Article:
Westfield Group has announced its second big disposal of US shopping centres in two months.
The company revealed yesterday that it will sell eight US shopping centres for $US1.15 ($A1.11) billion so it can pay down debt and invest in developments like the new World Trade Centre.
The shopping centre giant said Starwood Capital Group would own the majority interest in seven of the centres while the eighth, Eastland in California, is being sold in a separate transaction.
Back in February, the company revealed that it was selling a stake in 12 US malls to a Canadian pension fund for about $A1.85 billion.
Westfield said it was forming a $A4.8 billion joint venture with Canada Pension Plan Investment Board (CPPIB).
Westfield also said it had sold its interest in three shopping centres in the UK for $A240 million.
The funds raised in February would be used to fund a buyback of 10% of its stock.
That sent the securities up more than 6% to a seven-month high of $A8.92.
Yesterday's news saw the securities rise 3.3% or 30c to $9.17.
In other words the securities had fallen from that seven month peak reached in February until yesterday's announcement.
Westfield Co-CEO Peter Lowy said in yesterday's statement that the sales represented another step in the company's strategic plan to increase return on equity and long-term earnings growth.
"The proceeds from the transactions will initially pay down corporate debt and then be redeployed in higher-return redevelopment opportunities in the US, including the World Trade Centre," Mr Lowy said in a statement.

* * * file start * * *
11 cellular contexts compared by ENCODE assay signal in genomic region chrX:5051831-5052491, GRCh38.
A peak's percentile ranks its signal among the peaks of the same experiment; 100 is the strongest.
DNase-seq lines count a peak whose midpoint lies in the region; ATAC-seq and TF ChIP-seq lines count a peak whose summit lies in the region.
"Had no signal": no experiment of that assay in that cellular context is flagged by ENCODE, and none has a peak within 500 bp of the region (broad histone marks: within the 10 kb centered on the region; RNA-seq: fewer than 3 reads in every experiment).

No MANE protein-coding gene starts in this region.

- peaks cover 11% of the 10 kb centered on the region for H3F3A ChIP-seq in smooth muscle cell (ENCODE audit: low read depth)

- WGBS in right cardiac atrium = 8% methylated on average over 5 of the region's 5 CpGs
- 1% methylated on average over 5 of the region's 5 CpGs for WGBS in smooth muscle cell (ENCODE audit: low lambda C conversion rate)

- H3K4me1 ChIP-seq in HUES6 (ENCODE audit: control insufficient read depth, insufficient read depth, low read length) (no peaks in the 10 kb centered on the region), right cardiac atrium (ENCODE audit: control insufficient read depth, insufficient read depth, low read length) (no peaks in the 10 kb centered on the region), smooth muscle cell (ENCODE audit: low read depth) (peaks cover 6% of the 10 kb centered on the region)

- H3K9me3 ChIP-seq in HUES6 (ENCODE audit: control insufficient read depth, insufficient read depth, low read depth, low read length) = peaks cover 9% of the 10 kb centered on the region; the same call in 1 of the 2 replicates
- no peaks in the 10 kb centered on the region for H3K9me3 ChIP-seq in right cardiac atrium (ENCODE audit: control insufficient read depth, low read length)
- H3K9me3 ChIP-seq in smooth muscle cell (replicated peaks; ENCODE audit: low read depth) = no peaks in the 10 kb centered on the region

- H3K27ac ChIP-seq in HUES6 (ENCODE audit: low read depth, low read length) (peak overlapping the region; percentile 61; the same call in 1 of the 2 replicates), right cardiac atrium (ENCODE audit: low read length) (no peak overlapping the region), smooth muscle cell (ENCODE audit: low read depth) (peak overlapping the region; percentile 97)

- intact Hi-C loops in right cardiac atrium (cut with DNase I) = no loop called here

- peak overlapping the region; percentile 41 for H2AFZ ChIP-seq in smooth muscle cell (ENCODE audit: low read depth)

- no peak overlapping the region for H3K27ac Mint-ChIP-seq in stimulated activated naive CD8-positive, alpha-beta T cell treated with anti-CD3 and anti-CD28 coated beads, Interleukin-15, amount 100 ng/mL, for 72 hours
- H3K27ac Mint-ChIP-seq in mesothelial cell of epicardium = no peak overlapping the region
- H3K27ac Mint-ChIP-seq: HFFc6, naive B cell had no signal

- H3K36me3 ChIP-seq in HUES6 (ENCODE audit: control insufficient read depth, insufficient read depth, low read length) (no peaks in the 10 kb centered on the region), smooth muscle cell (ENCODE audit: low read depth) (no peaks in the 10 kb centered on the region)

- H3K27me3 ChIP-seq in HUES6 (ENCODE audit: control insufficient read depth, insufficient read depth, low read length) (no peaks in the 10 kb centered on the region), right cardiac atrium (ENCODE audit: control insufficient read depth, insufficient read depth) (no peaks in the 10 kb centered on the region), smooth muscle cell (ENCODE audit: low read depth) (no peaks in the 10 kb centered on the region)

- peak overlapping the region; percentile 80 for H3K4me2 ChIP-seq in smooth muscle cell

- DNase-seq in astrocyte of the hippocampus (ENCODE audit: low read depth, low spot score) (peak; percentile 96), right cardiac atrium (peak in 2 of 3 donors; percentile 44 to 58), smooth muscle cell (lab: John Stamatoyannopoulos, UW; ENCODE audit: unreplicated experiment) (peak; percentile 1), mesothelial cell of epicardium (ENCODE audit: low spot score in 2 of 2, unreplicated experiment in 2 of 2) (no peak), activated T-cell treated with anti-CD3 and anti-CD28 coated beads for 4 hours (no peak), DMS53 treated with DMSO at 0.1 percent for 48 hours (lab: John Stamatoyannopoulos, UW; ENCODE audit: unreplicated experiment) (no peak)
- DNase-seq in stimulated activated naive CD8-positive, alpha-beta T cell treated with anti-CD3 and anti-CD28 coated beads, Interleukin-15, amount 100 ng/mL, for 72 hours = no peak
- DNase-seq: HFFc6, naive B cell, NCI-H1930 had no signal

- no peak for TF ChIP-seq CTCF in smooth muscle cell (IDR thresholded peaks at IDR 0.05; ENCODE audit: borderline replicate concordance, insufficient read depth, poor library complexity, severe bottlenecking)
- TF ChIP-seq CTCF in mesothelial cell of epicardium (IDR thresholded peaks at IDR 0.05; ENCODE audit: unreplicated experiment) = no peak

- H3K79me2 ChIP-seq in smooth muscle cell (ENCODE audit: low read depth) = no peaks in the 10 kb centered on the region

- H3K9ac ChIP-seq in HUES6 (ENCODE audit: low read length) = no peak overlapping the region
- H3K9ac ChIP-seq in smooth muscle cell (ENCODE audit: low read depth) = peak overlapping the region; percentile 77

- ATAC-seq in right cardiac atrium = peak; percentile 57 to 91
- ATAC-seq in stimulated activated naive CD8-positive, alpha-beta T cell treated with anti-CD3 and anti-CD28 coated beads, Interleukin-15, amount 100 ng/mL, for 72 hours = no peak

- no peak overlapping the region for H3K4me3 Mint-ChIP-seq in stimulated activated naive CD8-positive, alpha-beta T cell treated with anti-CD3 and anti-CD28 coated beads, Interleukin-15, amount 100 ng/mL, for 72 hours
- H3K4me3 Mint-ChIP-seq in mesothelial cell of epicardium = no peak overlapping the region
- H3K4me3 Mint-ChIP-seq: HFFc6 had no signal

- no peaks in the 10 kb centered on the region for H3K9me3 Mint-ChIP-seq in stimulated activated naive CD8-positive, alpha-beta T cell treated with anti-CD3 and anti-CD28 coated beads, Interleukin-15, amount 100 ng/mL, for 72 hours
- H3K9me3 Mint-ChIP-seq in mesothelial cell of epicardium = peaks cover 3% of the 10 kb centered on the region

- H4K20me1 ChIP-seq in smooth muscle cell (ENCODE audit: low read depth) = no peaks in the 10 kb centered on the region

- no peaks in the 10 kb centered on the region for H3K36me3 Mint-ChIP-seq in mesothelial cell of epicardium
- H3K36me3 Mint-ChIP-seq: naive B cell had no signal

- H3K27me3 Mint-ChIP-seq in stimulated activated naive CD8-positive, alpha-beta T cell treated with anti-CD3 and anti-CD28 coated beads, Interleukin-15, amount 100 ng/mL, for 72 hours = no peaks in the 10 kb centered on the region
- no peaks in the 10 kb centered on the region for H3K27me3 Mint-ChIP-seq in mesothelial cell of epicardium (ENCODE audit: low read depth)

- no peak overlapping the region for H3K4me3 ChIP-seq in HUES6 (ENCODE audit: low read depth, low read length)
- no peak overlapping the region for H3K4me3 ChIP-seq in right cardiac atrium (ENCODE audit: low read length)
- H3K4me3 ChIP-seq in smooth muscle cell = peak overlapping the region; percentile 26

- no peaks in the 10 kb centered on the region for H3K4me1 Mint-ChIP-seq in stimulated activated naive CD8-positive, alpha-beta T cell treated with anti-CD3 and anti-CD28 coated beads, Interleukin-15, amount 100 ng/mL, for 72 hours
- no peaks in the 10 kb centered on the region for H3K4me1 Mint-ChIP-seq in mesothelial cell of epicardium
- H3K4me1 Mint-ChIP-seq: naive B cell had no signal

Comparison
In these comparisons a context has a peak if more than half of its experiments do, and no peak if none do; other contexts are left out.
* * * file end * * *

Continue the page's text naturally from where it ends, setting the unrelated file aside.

"We have previously flagged the potential divestment of non-core assets in the US and this transaction is an important step in the repositioning of our portfolio to major retail assets with strong franchise characteristics."
Westfield said the transaction values were approximately equal with the current book value of the assets.
The sales are expected to have an annualised dilutionary impact to the group's funds from operations of about 2c per security, prior to the redeployment of capital and the impact of any buy-back of Westfield Group securities.
The group's forecast distribution for the 2012 year of 49.5c per security remains unchanged.
Starwood would manage and control the platform with Westfield retaining a 10% interest, Westfield said.
The Starwood transaction is expected to close in the second quarter of 2012.
Westfield agreed to sell Eastland, a power centre in West Covina, California for $US147 million ($A142.42 million).
Copyright Australasian Investment Review. AIR publishes a weekly magazine. Subscriptions are free at www.aireview.com.au